Headquarters, Camp West of Brazos, April 12, 1836

Dear Fellow Texians,

The order has been issued by General Houston that we are to cross over the Brazos to the east bank. The steamboat Yellow Stone and a small yawl have been impressed into service for that purpose. The first division of the first regiment under Col. Burleson will remain as the rear Guard until further orders are issued. The removal started at 10 a.m. this morning and will probably take a couple of days to effect.

Volunteers continue to arrive. Peter Bell arrived yesterday on his 26th birthday, having walked up from Brazoria. Today, a Georgian by the name of Mirabeau B. Lamar arrived from Harrisburg. He reports that the provision government is still in that place. Lamar likewise reported that Capt. Smith had left Harrisburg on the 9th with two small iron cannons, assumed to be the six pounders previously landed at Velasco. They were being transported by horses and due to the conditions of the roads, Lamar passed the convoy on his way here. The field pieces should arrive tomorrow, if not later today. The spirit of the Artillery corp. is high.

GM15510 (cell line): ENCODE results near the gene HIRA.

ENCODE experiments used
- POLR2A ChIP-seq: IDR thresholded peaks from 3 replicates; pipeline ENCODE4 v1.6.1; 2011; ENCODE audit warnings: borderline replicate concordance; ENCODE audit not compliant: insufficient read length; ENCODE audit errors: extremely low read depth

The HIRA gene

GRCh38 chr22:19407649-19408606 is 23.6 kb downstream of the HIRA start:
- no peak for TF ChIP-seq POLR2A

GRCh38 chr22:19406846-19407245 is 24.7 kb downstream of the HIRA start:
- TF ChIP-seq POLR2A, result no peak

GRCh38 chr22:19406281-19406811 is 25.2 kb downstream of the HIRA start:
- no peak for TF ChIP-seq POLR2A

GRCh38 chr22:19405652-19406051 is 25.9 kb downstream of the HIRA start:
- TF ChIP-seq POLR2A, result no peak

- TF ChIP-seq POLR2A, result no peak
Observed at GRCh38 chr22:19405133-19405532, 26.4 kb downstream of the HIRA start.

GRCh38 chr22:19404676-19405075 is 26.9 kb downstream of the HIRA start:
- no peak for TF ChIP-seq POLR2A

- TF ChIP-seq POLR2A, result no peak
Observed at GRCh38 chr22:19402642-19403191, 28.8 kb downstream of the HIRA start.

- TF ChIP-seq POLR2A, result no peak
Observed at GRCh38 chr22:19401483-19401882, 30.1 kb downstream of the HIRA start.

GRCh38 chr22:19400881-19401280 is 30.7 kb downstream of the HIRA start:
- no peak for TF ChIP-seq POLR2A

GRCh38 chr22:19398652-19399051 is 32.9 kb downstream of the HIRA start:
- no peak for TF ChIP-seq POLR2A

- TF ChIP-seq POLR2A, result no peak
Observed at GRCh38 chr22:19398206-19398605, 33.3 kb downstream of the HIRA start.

Respectfully yours, Alexander Horton, aide-de-camp

Headquarters, Camp at Groce‘s Plantation, April 13, 1836

Dear Fellow Texians,

The army has completed its move across the Brazos at 1 p.m. this afternoon and is preparing to march. General Houston holds few in his confidence at this time. The two six pound field pieces have arrived and have been assembled. Though few and small in size, I am sure that we can make them effective weapons for our cause.

The General continues to fight rumors and makes a call for all freedom loving citizens to fight. Another open call was sent out this morning. Even Rusk issued a call for volunteers and to avenge the deaths of our murdered countrymen. It is estimated that the enemy does not exceed nine hundred men in this region and none are as far as the Trinity, as previously claimed. The General has likewise sent a dispatch to his friend Chief Bowles of the Cherokees in the Redlands urging them to remain neutral in the conflict. Word has been received that the Coushatta are assisting members of the runaway scrape as they travel through that region.